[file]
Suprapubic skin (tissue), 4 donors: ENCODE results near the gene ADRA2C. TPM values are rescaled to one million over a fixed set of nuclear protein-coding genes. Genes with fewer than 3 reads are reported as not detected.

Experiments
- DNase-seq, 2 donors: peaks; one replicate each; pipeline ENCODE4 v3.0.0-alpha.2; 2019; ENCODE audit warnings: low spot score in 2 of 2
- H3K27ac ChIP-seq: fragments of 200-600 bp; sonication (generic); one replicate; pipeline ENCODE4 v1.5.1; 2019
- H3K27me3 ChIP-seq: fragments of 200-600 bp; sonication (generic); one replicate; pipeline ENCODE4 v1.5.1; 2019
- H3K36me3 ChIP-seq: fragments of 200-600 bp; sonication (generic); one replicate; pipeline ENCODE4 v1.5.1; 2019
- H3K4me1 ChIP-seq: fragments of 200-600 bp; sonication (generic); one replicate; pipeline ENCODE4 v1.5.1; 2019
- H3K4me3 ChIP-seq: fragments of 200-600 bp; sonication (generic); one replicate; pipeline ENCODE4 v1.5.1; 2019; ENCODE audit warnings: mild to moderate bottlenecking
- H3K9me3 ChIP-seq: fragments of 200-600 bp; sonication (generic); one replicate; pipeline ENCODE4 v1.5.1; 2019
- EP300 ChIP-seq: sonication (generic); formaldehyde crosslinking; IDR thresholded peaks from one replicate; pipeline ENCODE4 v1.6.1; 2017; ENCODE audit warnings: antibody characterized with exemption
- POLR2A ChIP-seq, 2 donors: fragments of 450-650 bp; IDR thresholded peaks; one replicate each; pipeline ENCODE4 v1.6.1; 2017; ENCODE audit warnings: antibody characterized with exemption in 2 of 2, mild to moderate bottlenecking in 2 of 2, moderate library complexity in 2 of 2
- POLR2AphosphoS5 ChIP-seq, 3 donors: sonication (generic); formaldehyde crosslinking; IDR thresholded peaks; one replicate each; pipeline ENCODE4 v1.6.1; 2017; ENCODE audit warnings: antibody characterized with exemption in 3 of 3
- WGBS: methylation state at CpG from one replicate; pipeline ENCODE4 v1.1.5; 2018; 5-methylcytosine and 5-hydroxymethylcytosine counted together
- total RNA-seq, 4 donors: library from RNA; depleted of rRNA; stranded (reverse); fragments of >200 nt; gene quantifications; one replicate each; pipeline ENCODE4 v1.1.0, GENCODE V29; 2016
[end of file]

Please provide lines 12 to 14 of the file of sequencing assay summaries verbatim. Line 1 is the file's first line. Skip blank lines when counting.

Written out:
- POLR2AphosphoS5 ChIP-seq, 3 donors: sonication (generic); formaldehyde crosslinking; IDR thresholded peaks; one replicate each; pipeline ENCODE4 v1.6.1; 2017; ENCODE audit warnings: antibody characterized with exemption in 3 of 3
- WGBS: methylation state at CpG from one replicate; pipeline ENCODE4 v1.1.5; 2018; 5-methylcytosine and 5-hydroxymethylcytosine counted together
- total RNA-seq, 4 donors: library from RNA; depleted of rRNA; stranded (reverse); fragments of >200 nt; gene quantifications; one replicate each; pipeline ENCODE4 v1.1.0, GENCODE V29; 2016